It’s usually one of the first items you’ll see after you enter a hospital room: a small, clear plastic bag filled with a saline or sugar-water solution, hanging above a patient’s bed.
But a serious shortage of the bags used to inject drugs intravenously is now alarming many hospitals after Hurricane Maria in September slammed into Puerto Rico and shut down production at three plants owned by Baxter International, which makes a large percentage of the IV bags used in the United States.
In his 35 years as a hospital pharmacist, Martin Iyoya has never seen anything like the current scarcity.
“We have had shortages, but not like what we are seeing now,” said Iyoya, director of pharmacy services at John Muir Health in Walnut Creek and Concord, Calif.
John Muir doesn’t even rely on Baxter; Pfizer is its main supplier. But the blow to the Baxter plants set off a chain reaction that reduced Pfizer’s supplies.
“Every hospital is impacted to one degree or another,” said Amanda Chawla, who oversees the supply chain at Stanford Health and is working 24/7 to ensure there are enough bags on hand for the next several months. “We have seen back orders of IV solution but not at this magnitude,” she said. “This is a wake-up call.”
Last week, the American Hospital Association and five prominent medical societies wrote a congressional subcommittee and partially blamed the current shortage on the fact that pharmaceutical companies are not required under federal or state laws to disclose where they manufacture different products.
“This lack of transparency puts health-care systems at a significant disadvantage when trying to take a proactive approach to handling a potential drug shortage,” the groups wrote.
Even before Maria hit Puerto Rico as a Category 4 hurricane Sept. 20, IV bags were often hard to get, hospital industry officials say.
Dr. Scott Gottlieb, the U.S. commissioner of food and drugs, acknowledged as much in an Oct. 13 statement that noted that the bags have been in short supply since 2014.
Because of consolidation in the pharmaceutical industry, experts say, there are fewer IV bag producers, while FDA-ordered upgrades to certain manufacturing facilities have sometimes temporarily halted production of the bags in the mainland U.S.
Even though there are other manufacturing plants, Gottlieb said, “the agency and Baxter recognized that further shortage of this product could potentially put U.S health care at risk.”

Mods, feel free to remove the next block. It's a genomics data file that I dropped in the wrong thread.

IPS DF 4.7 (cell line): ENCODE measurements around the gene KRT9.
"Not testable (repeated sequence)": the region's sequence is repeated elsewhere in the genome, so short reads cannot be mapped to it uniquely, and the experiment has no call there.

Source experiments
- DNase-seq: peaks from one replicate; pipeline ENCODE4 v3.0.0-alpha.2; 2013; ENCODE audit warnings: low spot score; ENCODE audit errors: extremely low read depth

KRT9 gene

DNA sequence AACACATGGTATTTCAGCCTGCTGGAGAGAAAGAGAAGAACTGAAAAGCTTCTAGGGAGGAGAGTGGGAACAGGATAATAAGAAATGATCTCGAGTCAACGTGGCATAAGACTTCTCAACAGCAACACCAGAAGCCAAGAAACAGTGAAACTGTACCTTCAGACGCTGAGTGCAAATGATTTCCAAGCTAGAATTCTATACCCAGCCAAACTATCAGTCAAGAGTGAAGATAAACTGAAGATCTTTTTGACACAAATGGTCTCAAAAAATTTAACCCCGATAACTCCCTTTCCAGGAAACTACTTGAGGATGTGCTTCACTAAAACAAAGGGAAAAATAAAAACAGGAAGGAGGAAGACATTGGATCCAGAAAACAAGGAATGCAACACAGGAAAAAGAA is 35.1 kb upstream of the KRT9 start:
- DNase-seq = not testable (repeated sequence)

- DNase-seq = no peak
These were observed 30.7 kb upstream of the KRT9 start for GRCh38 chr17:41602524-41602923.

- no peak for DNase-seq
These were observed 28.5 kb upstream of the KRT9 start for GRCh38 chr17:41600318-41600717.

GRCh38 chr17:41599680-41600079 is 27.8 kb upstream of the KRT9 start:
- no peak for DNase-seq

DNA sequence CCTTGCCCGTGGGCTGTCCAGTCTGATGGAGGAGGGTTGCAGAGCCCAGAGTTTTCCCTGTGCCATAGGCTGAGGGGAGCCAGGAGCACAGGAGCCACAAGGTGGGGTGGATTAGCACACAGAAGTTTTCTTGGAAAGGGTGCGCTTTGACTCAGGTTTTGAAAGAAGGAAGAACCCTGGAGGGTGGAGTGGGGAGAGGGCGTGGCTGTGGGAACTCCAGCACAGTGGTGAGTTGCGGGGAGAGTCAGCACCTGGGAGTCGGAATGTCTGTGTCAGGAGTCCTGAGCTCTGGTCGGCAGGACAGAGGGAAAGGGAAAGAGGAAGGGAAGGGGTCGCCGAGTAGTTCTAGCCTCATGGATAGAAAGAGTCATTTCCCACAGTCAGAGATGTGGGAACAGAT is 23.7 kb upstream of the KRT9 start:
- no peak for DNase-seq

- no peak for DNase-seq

The small plastic bags are mainstays in hospitals, ambulances and dialysis clinics. Saline solutions are used to clean wounds and rehydrate patients intravenously. Dextrose solutions are used to help rehydrate patients and treat low blood sugar. The solutions are essential to safely inject drugs ranging from antibiotics to cancer-fighting medication.
John Muir goes through 6,000 small IV bags a month, while Stanford Health and its affiliates require about 40,000 monthly.
While the FDA has approved importing the IV bags from manufacturing plants in Ireland, Australia, Mexico and Canada to reduce some of the shortage, the hospital industry believes that will only meet 10 to 15 percent of current demand.
In the meantime, hospitals across the U.S. are being allocated just enough IV bags based on what they have used in the past, said Roslyne Schulman, director for policy development at the Washington-based American Hospital Association.
But, she said, the rationing doesn’t take into account the possibility of a severe U.S. flu season this year — or an even worse scenario such as a pandemic. An unexpected rise in seriously ill flu patients, she said, would require hospitalization and IV fluids to help treat patients, further challenging suppliers.
Last week, the hospital association issued a strongly worded letter to Gottlieb, calling the shortage of IV bags “unacceptable.” The group said that the shortages force workarounds in hospitals that experts say are labor-intensive and could introduce unnecessary risk.
One of the most common workarounds is taking larger-volume IV bags and filling smaller ones. Nurses are also using syringes rather than IV drips to inject drugs.
In its letter, the hospital association said it “is concerned that patients could face harm” if the severe shortages — predicted to last at least through March — are not resolved quickly.
“There is a huge concentration of drug manufacturers in Puerto Rico, but we don’t know what they make or in what amounts or where because it’s proprietary information,” the association’s Schulman said. “The only time we find out is when a plant goes down.”